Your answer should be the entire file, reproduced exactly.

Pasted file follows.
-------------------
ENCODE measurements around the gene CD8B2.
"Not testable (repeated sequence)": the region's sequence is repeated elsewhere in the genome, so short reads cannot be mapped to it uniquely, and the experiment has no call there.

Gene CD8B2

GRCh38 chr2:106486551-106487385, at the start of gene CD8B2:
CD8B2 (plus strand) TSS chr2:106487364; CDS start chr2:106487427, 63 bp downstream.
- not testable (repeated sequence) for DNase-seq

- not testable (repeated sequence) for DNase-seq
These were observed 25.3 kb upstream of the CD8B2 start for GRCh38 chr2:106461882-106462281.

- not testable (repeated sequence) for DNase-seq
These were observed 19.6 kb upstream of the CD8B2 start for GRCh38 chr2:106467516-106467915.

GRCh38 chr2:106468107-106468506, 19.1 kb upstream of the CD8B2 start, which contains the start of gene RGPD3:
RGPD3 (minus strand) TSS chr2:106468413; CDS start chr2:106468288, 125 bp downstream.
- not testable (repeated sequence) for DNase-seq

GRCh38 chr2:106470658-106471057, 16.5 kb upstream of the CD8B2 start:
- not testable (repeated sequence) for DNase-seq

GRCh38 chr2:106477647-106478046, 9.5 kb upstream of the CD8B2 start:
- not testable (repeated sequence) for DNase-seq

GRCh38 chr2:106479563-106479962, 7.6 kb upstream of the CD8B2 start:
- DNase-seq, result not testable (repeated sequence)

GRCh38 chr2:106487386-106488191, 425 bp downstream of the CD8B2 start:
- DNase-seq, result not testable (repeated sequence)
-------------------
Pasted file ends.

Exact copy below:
ENCODE measurements around the gene CD8B2.
"Not testable (repeated sequence)": the region's sequence is repeated elsewhere in the genome, so short reads cannot be mapped to it uniquely, and the experiment has no call there.

Gene CD8B2

GRCh38 chr2:106486551-106487385, at the start of gene CD8B2:
CD8B2 (plus strand) TSS chr2:106487364; CDS start chr2:106487427, 63 bp downstream.
- not testable (repeated sequence) for DNase-seq

- not testable (repeated sequence) for DNase-seq
These were observed 25.3 kb upstream of the CD8B2 start for GRCh38 chr2:106461882-106462281.

- not testable (repeated sequence) for DNase-seq
These were observed 19.6 kb upstream of the CD8B2 start for GRCh38 chr2:106467516-106467915.

GRCh38 chr2:106468107-106468506, 19.1 kb upstream of the CD8B2 start, which contains the start of gene RGPD3:
RGPD3 (minus strand) TSS chr2:106468413; CDS start chr2:106468288, 125 bp downstream.
- not testable (repeated sequence) for DNase-seq

GRCh38 chr2:106470658-106471057, 16.5 kb upstream of the CD8B2 start:
- not testable (repeated sequence) for DNase-seq

GRCh38 chr2:106477647-106478046, 9.5 kb upstream of the CD8B2 start:
- not testable (repeated sequence) for DNase-seq

GRCh38 chr2:106479563-106479962, 7.6 kb upstream of the CD8B2 start:
- DNase-seq, result not testable (repeated sequence)

GRCh38 chr2:106487386-106488191, 425 bp downstream of the CD8B2 start:
- DNase-seq, result not testable (repeated sequence)